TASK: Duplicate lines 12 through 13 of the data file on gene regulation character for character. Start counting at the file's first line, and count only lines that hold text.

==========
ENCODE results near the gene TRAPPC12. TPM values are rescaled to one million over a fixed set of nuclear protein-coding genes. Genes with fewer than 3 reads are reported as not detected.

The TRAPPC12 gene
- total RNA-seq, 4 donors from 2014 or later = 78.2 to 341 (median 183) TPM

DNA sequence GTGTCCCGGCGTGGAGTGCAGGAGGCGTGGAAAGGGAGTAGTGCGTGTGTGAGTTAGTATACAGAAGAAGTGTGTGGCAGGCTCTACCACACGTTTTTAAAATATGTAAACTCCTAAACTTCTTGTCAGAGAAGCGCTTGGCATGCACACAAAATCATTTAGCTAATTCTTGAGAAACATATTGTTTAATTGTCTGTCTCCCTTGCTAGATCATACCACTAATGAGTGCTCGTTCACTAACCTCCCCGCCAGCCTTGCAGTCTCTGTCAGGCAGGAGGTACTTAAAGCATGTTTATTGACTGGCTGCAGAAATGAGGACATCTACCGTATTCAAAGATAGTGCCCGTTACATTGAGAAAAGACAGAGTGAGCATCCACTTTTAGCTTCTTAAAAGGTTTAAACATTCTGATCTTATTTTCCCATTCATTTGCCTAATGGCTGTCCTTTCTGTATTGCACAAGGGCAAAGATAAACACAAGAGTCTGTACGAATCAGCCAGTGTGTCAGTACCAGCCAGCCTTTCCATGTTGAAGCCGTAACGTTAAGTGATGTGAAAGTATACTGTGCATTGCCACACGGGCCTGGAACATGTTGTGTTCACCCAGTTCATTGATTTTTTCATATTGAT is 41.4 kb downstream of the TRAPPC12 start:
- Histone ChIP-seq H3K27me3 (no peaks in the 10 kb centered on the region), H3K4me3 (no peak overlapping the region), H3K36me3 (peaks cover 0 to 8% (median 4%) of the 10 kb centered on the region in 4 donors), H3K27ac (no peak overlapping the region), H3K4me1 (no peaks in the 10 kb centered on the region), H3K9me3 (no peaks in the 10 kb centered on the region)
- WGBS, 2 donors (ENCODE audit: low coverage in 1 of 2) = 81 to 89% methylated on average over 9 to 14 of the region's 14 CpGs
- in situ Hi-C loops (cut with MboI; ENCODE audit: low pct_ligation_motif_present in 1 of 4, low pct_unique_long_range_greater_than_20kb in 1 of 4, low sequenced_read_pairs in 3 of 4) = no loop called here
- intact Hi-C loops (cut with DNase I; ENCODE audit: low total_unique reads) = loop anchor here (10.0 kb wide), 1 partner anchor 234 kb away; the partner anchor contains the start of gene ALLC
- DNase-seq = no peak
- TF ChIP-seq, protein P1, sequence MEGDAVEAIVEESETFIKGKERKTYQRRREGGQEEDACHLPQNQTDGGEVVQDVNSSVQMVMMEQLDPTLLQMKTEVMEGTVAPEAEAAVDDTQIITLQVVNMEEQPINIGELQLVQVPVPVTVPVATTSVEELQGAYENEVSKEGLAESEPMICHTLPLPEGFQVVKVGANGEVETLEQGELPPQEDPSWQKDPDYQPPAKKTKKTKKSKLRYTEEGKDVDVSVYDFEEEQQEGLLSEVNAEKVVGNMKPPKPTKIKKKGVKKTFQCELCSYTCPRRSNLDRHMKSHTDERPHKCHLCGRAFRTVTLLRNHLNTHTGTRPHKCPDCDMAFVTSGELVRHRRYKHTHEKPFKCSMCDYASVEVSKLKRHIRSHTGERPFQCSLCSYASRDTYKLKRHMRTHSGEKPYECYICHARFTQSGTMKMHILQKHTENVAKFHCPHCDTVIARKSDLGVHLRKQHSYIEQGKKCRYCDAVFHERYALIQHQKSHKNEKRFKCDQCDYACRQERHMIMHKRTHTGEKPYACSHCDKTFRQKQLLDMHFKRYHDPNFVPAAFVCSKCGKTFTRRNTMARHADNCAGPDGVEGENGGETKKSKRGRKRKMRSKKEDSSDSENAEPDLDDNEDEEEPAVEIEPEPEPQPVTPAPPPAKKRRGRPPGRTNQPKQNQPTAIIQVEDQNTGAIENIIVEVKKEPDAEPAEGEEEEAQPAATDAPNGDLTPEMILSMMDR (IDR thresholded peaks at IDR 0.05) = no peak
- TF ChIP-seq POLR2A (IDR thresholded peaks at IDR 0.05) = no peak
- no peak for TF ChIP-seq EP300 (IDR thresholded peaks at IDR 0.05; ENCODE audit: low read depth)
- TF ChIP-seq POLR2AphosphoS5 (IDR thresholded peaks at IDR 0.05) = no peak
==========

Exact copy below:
- no peak for TF ChIP-seq EP300 (IDR thresholded peaks at IDR 0.05; ENCODE audit: low read depth)
- TF ChIP-seq POLR2AphosphoS5 (IDR thresholded peaks at IDR 0.05) = no peak